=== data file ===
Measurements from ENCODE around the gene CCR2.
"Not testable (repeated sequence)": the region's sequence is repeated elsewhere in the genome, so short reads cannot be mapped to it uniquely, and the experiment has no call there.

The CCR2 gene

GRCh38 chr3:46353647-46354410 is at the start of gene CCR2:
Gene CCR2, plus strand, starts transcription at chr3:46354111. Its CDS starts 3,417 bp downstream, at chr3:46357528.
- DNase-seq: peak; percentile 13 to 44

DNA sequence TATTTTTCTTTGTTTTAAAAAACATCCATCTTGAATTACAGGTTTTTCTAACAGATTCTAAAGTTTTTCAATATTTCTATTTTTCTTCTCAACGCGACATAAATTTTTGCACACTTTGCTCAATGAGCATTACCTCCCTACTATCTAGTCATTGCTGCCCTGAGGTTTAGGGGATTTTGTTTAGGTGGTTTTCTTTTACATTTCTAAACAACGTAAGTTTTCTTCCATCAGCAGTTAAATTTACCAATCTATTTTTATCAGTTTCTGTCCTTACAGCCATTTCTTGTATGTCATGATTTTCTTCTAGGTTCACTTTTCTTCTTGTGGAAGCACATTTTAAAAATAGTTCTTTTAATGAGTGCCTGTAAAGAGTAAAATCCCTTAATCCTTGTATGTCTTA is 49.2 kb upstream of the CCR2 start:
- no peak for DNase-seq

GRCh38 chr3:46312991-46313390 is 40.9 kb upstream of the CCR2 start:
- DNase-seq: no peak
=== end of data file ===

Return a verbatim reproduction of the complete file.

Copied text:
Measurements from ENCODE around the gene CCR2.
"Not testable (repeated sequence)": the region's sequence is repeated elsewhere in the genome, so short reads cannot be mapped to it uniquely, and the experiment has no call there.

The CCR2 gene

GRCh38 chr3:46353647-46354410 is at the start of gene CCR2:
Gene CCR2, plus strand, starts transcription at chr3:46354111. Its CDS starts 3,417 bp downstream, at chr3:46357528.
- DNase-seq: peak; percentile 13 to 44

DNA sequence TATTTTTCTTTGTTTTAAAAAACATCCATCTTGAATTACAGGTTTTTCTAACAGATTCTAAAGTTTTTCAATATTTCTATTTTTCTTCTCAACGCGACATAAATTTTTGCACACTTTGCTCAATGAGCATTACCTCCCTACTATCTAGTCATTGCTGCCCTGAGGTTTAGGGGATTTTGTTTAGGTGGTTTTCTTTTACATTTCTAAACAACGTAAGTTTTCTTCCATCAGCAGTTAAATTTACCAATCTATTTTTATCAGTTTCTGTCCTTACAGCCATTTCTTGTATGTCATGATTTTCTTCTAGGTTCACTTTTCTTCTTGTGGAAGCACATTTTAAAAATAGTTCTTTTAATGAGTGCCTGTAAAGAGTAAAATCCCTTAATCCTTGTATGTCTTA is 49.2 kb upstream of the CCR2 start:
- no peak for DNase-seq

GRCh38 chr3:46312991-46313390 is 40.9 kb upstream of the CCR2 start:
- DNase-seq: no peak